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Death Valley tourism soars faster than the temperatures


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Death Valley is red hot right now.

Not just temperature-wise, mind you, though it’s certainly that, but the California desert that is often the hottest place on earth has become a news/2023/jul/14/california-death-valley-visit-temperature-record” target=”_self” rel=”” class=”sc-d4f8e0dd-0 iuAujS styledLinkColor “>tourist mecca as temperatures continue to soar in the Southwest.

Visitors are flocking to a part of the National Park known as Furnace Creek, where temperatures hit 128 degrees on Sunday.

The draw, apparently, is some kind of climate change-inspired tourism as people want to be on site in case the area sets a world record for the highest temperatures ever reliably recorded. (Furnace Creek holds the record of 134 degrees Farenheit, set in July 1913.)

A digital thermometer outside of the visitor’s center is a prime selfie spot, along with signs warning people not to walk in the area after 10:00 a.m.—advice that is being regularly ignored by visitors. (That thermometer is not an official reading.)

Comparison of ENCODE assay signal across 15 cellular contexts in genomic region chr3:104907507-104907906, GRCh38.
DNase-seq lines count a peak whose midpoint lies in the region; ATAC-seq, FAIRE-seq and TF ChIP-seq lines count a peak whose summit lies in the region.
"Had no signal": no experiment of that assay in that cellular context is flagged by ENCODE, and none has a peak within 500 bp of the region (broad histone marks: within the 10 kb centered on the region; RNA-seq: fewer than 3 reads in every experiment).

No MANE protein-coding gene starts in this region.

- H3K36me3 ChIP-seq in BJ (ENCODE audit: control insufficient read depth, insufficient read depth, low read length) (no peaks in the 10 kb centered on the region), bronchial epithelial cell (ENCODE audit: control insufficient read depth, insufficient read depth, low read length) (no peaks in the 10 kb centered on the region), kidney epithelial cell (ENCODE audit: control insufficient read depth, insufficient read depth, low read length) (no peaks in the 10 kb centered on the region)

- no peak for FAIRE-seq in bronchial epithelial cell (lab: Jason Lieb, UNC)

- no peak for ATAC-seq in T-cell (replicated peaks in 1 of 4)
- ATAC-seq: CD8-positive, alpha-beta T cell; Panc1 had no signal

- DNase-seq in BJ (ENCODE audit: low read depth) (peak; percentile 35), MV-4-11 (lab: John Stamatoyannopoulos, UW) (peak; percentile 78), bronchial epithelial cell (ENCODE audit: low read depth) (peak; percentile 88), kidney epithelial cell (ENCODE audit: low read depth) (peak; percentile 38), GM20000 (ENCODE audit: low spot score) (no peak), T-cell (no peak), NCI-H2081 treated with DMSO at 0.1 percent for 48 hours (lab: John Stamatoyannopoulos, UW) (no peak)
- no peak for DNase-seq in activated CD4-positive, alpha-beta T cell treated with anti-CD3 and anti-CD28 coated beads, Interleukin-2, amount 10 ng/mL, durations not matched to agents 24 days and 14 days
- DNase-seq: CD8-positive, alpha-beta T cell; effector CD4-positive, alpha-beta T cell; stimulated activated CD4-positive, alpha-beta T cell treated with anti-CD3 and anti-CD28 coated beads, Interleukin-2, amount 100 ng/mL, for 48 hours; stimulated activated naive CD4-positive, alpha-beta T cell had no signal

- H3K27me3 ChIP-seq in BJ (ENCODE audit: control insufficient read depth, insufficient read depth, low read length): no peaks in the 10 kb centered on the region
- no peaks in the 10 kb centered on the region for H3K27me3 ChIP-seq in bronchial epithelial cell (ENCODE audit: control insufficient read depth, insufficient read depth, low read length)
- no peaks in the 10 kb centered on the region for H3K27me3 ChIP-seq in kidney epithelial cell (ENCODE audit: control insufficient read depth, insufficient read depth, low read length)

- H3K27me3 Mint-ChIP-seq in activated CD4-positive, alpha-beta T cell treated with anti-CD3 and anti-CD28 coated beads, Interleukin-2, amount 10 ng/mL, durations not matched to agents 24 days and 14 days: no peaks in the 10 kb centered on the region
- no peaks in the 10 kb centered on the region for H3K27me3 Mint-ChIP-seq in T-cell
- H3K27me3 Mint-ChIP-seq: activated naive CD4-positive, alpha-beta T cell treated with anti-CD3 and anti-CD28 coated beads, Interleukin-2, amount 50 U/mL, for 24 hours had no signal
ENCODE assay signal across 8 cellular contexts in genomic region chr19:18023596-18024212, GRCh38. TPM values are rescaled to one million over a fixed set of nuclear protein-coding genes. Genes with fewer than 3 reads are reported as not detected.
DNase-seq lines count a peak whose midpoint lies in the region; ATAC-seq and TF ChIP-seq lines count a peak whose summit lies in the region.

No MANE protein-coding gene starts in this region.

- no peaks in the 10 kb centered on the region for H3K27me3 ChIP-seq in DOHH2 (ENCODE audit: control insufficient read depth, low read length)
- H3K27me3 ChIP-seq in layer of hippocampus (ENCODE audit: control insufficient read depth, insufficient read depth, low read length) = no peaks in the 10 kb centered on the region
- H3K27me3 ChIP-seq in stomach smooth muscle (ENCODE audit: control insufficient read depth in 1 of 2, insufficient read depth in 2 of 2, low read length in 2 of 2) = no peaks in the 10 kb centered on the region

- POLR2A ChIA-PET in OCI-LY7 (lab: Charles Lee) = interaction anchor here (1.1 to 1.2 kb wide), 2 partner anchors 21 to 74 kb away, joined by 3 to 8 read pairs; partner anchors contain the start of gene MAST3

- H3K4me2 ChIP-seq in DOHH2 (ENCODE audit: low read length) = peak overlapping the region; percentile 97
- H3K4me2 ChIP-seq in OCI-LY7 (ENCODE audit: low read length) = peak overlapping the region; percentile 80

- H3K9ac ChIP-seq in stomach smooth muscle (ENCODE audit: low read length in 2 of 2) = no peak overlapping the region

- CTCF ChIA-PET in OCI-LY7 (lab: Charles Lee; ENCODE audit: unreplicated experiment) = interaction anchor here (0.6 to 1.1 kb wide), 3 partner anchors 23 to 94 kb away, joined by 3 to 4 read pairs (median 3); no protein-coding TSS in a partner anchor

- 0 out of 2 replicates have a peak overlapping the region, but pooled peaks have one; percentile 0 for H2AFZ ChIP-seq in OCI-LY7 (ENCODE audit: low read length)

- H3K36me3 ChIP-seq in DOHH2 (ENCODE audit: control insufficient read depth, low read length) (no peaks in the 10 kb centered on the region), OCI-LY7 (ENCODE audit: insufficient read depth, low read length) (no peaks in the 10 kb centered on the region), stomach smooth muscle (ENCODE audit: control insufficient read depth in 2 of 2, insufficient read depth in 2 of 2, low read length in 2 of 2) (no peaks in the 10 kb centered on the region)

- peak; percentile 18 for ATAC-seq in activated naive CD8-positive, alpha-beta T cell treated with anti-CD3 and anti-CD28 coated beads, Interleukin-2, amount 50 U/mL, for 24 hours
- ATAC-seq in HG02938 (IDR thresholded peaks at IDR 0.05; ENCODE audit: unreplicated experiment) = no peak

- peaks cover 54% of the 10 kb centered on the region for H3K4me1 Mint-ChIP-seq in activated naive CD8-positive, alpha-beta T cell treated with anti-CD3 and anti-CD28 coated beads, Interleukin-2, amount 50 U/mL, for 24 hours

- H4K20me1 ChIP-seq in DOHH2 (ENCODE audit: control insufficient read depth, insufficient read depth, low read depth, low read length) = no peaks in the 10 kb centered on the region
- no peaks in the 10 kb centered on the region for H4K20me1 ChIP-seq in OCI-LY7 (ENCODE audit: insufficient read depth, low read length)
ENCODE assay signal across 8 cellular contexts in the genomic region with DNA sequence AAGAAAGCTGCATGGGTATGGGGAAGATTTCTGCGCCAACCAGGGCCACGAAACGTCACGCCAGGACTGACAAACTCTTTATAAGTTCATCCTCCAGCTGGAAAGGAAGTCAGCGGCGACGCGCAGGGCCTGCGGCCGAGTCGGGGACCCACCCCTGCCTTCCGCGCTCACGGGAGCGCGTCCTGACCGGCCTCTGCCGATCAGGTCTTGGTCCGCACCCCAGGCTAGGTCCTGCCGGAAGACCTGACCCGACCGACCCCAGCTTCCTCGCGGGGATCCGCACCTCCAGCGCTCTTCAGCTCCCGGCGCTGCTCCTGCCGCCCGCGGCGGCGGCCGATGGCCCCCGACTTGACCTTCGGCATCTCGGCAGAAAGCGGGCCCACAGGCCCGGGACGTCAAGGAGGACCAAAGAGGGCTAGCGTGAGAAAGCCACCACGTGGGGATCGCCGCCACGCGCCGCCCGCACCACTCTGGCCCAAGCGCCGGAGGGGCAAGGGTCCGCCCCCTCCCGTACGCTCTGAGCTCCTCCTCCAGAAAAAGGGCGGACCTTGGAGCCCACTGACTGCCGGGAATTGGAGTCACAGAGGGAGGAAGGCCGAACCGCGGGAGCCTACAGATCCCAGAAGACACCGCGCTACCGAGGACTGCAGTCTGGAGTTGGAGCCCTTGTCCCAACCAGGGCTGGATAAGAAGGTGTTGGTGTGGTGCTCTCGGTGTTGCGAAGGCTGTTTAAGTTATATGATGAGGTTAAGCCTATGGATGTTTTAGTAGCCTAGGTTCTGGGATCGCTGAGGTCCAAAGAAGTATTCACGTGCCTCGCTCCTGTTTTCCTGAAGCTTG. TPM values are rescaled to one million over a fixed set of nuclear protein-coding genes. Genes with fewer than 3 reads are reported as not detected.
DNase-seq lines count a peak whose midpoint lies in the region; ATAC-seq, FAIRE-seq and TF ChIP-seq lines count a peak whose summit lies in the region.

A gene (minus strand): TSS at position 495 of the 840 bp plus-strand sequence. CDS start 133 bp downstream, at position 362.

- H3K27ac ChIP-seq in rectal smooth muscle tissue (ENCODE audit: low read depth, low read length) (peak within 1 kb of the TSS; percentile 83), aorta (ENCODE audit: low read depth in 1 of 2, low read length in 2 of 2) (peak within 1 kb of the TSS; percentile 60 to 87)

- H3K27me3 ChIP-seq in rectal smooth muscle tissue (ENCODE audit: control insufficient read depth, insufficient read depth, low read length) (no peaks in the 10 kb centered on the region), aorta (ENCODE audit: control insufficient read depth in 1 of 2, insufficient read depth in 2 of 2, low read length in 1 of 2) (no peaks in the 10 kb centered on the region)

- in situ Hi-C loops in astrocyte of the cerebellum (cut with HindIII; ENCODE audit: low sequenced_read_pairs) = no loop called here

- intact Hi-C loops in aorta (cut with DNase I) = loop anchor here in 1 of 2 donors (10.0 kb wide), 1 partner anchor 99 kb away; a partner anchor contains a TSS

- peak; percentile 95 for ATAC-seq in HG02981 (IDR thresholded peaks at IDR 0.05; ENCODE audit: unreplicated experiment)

Excessive heat warnings are in place for much of Nevada and California, along with large swaths of Arizona and Texas Thursday, with heat advisories covering other parts of the state. The South and Southwest will continue to face record temperatures for as much as the coming two weeks, forecasters have warned. A heat dome (another term for a ridge of high pressure) over Arizona, Nevada and parts of California could trap the hot air in place., the government’s heat portal, says nearly 100 million Americans are under heat alerts.

While it might be a cool spot for visitors, there’s nothing cool about Death Valley these days. Even overnight lows are topping 100 degrees. The area failed to hit the record high on Sunday, though, perhaps — say forecasters — because of a very thin level of clouds.

“I just want to go to a place, sort of like Mount Everest, to say, you know, you did it,” one tourist told AP.


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